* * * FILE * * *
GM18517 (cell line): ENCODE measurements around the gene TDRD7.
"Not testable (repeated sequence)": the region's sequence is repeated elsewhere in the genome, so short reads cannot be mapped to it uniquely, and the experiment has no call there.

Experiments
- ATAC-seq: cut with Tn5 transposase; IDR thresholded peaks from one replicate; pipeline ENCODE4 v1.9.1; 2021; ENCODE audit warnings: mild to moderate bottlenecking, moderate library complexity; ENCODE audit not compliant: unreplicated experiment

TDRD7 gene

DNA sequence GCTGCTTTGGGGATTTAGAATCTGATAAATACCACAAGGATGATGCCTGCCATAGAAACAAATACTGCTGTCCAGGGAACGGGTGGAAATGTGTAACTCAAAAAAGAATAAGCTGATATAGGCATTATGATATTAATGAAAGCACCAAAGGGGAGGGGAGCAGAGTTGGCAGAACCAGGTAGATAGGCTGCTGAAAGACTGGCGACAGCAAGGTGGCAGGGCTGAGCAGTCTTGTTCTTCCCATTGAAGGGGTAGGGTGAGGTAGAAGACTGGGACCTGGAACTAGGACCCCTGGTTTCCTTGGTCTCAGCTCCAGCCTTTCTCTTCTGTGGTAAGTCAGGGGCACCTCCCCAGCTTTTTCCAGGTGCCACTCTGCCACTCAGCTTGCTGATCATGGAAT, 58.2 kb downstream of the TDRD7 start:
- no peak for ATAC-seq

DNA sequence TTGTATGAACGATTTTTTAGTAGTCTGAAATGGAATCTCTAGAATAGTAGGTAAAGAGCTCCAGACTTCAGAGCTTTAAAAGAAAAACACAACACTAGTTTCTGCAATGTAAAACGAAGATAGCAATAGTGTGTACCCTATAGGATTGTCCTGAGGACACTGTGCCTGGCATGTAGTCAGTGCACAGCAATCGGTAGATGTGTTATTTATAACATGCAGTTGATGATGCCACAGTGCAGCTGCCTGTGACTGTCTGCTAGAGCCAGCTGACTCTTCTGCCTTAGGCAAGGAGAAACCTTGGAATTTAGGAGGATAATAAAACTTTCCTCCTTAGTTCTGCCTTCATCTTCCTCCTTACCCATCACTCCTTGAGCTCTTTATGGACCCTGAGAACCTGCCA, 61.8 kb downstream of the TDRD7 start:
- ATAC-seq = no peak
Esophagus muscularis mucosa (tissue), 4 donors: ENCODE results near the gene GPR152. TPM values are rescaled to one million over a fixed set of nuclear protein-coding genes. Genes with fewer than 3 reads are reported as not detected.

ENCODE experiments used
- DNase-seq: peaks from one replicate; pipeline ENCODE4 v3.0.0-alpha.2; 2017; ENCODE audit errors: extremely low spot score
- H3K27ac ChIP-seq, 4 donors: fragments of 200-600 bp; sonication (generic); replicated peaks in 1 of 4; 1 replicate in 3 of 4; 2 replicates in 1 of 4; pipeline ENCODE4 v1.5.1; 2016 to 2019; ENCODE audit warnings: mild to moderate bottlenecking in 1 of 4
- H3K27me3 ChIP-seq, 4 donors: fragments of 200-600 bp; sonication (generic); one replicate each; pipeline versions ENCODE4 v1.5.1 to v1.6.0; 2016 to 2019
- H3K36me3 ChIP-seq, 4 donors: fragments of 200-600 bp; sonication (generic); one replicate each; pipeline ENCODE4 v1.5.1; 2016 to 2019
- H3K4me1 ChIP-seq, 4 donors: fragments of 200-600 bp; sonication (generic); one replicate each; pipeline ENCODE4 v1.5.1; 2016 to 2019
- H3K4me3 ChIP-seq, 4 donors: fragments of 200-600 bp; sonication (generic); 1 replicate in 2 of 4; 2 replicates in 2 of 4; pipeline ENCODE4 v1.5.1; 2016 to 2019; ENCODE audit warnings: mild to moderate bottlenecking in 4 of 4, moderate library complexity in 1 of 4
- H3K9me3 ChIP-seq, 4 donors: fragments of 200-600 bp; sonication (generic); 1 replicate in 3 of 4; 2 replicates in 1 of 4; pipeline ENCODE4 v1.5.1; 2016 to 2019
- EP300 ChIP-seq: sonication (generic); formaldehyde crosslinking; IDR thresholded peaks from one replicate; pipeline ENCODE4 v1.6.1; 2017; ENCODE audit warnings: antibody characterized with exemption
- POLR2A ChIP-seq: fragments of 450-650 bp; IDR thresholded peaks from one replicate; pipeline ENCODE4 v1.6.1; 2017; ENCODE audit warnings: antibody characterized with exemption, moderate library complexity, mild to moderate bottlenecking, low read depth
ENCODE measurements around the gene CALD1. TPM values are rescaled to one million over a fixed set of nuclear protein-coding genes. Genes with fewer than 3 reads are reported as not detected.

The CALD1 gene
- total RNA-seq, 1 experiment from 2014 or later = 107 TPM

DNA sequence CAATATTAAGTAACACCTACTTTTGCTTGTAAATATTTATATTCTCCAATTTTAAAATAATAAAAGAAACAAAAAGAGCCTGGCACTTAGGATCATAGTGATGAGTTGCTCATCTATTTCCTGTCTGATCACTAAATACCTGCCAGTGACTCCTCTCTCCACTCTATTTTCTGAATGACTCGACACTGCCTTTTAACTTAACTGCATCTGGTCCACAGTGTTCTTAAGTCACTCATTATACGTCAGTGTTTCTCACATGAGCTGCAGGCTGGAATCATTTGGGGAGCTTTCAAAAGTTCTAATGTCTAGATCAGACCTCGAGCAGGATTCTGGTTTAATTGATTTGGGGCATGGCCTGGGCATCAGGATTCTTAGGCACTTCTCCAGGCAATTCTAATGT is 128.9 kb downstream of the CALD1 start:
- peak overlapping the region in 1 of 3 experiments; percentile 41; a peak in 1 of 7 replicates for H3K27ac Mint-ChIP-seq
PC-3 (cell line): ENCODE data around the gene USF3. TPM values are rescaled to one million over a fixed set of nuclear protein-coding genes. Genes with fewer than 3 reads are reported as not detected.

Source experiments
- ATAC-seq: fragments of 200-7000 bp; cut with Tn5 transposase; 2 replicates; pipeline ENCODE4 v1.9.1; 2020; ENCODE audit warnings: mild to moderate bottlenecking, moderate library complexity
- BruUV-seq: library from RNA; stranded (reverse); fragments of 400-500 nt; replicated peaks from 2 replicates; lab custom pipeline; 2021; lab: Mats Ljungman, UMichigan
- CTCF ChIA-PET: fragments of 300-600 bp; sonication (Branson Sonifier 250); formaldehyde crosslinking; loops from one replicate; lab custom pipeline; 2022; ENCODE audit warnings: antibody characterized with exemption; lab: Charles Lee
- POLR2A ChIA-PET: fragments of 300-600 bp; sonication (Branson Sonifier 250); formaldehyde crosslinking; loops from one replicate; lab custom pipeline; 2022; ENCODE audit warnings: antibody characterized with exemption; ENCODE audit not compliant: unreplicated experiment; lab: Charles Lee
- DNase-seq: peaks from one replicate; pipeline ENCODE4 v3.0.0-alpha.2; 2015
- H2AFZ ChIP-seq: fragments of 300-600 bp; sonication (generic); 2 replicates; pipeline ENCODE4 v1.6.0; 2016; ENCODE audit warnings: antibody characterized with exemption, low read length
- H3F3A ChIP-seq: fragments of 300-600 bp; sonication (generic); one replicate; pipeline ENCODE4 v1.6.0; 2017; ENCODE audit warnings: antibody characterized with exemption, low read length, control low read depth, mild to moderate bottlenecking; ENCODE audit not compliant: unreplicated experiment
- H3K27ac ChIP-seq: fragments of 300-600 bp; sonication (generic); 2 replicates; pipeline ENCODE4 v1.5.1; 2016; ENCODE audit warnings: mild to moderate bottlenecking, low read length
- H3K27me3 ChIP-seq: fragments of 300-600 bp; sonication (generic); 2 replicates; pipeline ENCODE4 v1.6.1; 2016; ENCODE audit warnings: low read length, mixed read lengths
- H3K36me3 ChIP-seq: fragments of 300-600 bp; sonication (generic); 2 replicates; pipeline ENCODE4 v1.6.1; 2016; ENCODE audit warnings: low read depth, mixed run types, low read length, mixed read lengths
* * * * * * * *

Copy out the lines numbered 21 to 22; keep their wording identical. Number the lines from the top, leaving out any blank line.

ENCODE measurements around the gene CALD1. TPM values are rescaled to one million over a fixed set of nuclear protein-coding genes. Genes with fewer than 3 reads are reported as not detected.

The CALD1 gene